An ongoing chronology of System/1's construction, and any other related musings.
(Apologies for the long break between updates, folks, I know a few of you have been asking for them — between life being distracting and wanting to actually make progress on the project, I haven't really found the time to keep these pages current! However, over the next few days I hope to clear my backlog of buildlog entries that I'd already started writing at various points during the last year. This is the first of those. — BALJ, 17th November 2016.)
When we last looked in on progress, I had the control unit prototyped across a pair of breadboards and happily running code; over the course of a handful of evenings in September (2015) I committed it to solder, then spent a bit more time experimenting with the ultrasonic cleaner to find a way to rid the board — and more importantly the IC sockets! — of unpleasantly-sticky flux residue. My earlier IPA-based cleaning concoction looked like it worked well at first, but once the boards dried fully it left behind an unsightly white powdery residue of its own. The answer appears to have been to bite the bullet and invest in some dedicated flux-cleaning solvent from an ultrasonics supplier; it's not all that much more expensive than IPA, and so far appears to be working considerably better.
With that out of the way, there's one major functional block left to work out before I can move on to finalising the clock and machine cycle generator design (which I'm leaving until last just in case there's a flaw lurking in the assumptions I made when prototyping it a while back). The machine's front panel is a considerable chunk of logic, as it needs to not only provide the basic controls like Run/Halt buttons but also some basic register and memory I/O facilities so the operator can feed the machine with code and data to chew over.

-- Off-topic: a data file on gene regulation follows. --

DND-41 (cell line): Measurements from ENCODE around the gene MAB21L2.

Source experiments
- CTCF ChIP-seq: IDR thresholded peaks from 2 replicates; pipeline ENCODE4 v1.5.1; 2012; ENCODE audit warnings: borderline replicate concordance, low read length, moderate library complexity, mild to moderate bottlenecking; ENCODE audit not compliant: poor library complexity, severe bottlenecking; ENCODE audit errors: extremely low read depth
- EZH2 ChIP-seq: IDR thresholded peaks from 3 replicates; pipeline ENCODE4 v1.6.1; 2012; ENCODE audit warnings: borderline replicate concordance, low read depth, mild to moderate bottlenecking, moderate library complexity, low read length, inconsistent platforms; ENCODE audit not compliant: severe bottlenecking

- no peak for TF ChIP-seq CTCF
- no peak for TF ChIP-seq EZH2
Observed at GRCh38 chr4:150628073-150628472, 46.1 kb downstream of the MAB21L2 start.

The core of this I/O facility is a pair of 32-bit shift registers (which should come as no surprise in this machine!), the first of which is fed from the A, B or R buses as appropriate and then brought out to a row of LEDs through a latch that triggers when the register currently selected for display has been updated. The second register works in the opposite direction, latching the setting of a bank of toggle switches at the top of each word cycle and then shifting it out into the selected target register when the user presses a Deposit button. These registers are straightforward enough that I took advantage of an Elecrow discount voucher to order a set of 8-bit-wide register PCBs without prototyping them first; however, rather than using them right away I built an equivalent temporary front panel on a Eurocard to use when prototyping the control logic. This initially met with failure due to swapping the input and output pins of the '573 latches; after some slightly-irritated checking of the PCBs I satisfied myself that I had made the mistake only on the temporary board, and that simply rotating the chips through 180 degrees (and swapping the power rails to match!) would rescue matters.
With that out of the way, and the now-traditional forgetting to tie RESET high leading to a little light head-scratching, register contents could be inspected as the machine ran and updated with some small manual intervention (so that the mbed playing the part of the clock cycle generator knew when to insert word-length supervisory cycles). The next step is to automate that manual process; the plan was to use a '148 priority encoder to detect when any of the various supervisory operations are pending, and request a suitable cycle from the clock generator. Alas I had exhausted my mbed's supply of GPIO pins at this point, so I ordered a new mbed-compatible dev board (an ST Nucleo F411RE) with more pins and an appropriate set of jumper cables so I could continue.